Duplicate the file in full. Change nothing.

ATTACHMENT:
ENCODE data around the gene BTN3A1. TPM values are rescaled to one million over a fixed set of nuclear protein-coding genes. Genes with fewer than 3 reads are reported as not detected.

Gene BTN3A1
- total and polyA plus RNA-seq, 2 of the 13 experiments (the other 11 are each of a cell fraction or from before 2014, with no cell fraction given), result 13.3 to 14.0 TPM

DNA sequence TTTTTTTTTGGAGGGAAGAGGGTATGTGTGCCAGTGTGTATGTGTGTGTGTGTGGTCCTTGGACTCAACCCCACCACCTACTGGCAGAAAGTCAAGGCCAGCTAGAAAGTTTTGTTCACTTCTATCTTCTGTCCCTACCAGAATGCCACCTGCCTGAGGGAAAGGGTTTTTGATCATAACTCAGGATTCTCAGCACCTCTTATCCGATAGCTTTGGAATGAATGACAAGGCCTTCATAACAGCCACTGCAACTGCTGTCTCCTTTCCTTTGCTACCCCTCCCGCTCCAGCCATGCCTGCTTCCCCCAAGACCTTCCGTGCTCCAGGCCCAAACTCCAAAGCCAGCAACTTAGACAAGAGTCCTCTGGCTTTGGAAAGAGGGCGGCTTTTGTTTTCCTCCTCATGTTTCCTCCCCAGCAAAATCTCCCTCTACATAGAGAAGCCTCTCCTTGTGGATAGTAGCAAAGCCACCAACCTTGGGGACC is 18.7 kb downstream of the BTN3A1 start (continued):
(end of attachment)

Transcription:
ENCODE data around the gene BTN3A1. TPM values are rescaled to one million over a fixed set of nuclear protein-coding genes. Genes with fewer than 3 reads are reported as not detected.

Gene BTN3A1
- total and polyA plus RNA-seq, 2 of the 13 experiments (the other 11 are each of a cell fraction or from before 2014, with no cell fraction given), result 13.3 to 14.0 TPM

DNA sequence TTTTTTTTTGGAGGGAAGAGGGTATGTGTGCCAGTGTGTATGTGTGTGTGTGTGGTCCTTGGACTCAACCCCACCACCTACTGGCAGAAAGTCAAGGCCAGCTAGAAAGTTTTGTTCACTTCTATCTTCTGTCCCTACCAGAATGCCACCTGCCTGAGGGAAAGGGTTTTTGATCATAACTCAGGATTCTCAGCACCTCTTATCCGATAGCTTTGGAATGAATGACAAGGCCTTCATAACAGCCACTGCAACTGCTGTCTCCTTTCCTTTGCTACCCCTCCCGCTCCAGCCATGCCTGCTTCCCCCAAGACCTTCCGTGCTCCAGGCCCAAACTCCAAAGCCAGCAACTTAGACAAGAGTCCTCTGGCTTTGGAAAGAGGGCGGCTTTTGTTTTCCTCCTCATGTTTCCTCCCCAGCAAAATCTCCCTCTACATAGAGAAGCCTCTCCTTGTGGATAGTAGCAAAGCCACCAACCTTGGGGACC is 18.7 kb downstream of the BTN3A1 start (continued):